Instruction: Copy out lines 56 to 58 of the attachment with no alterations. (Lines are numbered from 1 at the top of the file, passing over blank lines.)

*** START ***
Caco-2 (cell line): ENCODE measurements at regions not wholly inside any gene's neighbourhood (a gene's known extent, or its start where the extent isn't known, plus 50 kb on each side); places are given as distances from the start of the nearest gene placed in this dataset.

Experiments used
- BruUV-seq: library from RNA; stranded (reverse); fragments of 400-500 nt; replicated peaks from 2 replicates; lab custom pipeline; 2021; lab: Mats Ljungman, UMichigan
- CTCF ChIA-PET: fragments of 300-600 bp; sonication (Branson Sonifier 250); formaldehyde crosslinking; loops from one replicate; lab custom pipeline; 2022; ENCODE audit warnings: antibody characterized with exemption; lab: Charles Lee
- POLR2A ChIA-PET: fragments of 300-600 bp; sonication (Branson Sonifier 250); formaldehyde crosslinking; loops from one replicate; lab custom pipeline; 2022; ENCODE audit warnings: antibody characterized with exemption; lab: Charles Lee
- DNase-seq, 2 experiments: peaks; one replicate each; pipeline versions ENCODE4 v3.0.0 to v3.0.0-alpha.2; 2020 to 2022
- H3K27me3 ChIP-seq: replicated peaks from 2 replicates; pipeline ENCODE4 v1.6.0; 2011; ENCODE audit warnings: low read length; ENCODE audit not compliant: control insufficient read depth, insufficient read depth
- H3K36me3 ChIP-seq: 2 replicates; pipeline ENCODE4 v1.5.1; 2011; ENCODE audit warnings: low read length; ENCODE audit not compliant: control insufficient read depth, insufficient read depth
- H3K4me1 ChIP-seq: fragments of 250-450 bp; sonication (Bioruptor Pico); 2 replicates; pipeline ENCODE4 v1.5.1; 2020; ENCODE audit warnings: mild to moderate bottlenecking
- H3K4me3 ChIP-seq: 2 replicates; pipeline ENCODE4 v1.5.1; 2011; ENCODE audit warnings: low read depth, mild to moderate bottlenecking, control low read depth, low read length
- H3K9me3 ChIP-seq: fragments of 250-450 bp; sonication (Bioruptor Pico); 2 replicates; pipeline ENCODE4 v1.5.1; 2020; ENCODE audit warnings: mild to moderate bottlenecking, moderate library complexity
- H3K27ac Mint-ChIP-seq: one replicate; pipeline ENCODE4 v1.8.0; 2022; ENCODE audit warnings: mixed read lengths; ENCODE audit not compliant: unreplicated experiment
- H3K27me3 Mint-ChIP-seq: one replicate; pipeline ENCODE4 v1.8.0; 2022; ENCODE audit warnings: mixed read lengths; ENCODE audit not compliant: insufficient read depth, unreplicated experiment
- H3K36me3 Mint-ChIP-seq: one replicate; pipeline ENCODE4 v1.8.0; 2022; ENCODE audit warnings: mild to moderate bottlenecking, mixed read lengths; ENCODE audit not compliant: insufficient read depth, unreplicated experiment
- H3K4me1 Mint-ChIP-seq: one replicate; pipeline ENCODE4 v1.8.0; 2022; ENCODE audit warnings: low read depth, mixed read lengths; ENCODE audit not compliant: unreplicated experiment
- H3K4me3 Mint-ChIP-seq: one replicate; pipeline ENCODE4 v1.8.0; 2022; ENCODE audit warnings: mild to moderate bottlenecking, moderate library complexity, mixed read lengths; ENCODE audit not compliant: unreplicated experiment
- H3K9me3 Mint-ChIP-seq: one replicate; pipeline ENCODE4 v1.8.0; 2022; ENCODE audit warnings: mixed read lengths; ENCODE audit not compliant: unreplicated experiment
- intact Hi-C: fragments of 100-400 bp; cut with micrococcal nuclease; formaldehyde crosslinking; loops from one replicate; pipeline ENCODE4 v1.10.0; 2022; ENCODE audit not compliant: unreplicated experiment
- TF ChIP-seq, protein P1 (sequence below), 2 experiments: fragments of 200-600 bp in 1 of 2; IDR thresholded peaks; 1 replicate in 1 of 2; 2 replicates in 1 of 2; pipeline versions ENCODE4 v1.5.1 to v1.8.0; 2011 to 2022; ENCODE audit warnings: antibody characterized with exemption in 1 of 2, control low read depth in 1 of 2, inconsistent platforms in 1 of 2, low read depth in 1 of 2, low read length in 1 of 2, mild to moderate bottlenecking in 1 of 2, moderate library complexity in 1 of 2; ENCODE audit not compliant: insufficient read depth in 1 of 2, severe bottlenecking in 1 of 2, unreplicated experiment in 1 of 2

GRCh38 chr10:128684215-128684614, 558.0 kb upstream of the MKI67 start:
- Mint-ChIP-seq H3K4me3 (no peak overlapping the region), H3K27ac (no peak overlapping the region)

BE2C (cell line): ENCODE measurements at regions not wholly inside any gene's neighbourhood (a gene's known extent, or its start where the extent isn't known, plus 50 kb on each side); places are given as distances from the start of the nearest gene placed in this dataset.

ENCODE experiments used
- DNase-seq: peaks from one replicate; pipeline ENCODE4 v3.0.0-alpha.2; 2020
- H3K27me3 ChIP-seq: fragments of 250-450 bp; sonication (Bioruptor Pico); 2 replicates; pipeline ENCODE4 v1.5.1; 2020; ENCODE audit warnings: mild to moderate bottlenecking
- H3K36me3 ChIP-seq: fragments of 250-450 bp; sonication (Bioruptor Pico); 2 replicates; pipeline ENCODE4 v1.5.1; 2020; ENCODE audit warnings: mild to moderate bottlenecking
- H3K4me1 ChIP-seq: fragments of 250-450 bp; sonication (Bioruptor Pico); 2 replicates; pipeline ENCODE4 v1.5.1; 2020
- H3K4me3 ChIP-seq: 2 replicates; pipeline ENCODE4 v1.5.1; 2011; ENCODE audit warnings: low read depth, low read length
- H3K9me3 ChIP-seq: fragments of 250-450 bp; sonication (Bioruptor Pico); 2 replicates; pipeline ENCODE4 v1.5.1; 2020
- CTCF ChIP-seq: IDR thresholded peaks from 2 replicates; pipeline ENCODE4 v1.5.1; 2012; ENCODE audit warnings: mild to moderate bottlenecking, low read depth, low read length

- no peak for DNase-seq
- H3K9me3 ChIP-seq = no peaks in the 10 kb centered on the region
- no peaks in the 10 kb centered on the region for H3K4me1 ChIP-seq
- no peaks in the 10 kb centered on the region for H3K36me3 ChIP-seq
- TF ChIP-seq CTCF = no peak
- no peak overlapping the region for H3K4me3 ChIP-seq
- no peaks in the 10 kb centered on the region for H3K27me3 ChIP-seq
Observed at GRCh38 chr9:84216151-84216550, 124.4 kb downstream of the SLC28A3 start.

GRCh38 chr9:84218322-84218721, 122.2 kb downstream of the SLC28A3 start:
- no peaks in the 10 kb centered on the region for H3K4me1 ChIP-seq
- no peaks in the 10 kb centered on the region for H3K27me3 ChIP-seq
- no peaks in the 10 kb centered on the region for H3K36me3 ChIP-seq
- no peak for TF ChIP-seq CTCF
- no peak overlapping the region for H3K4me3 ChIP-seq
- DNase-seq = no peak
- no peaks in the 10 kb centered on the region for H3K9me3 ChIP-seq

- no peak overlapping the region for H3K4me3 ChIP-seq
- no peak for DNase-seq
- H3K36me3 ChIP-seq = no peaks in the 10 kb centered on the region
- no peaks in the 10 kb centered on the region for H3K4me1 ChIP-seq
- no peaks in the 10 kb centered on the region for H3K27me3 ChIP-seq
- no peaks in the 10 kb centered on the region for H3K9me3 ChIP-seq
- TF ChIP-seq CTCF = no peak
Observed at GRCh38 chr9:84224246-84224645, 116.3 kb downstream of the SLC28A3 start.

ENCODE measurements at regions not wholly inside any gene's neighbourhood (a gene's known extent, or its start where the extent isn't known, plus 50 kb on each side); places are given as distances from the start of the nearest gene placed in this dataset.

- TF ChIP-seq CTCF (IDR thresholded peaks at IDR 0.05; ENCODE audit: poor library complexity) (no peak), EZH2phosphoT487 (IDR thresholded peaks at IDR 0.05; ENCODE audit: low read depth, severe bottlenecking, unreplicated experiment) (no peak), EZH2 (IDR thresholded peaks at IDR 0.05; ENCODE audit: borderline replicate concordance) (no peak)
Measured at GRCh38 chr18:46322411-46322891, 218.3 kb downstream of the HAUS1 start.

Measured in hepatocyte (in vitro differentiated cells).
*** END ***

- TF ChIP-seq CTCF (IDR thresholded peaks at IDR 0.05; ENCODE audit: poor library complexity) (no peak), EZH2phosphoT487 (IDR thresholded peaks at IDR 0.05; ENCODE audit: low read depth, severe bottlenecking, unreplicated experiment) (no peak), EZH2 (IDR thresholded peaks at IDR 0.05; ENCODE audit: borderline replicate concordance) (no peak)
Measured at GRCh38 chr18:46322411-46322891, 218.3 kb downstream of the HAUS1 start.

Measured in hepatocyte (in vitro differentiated cells).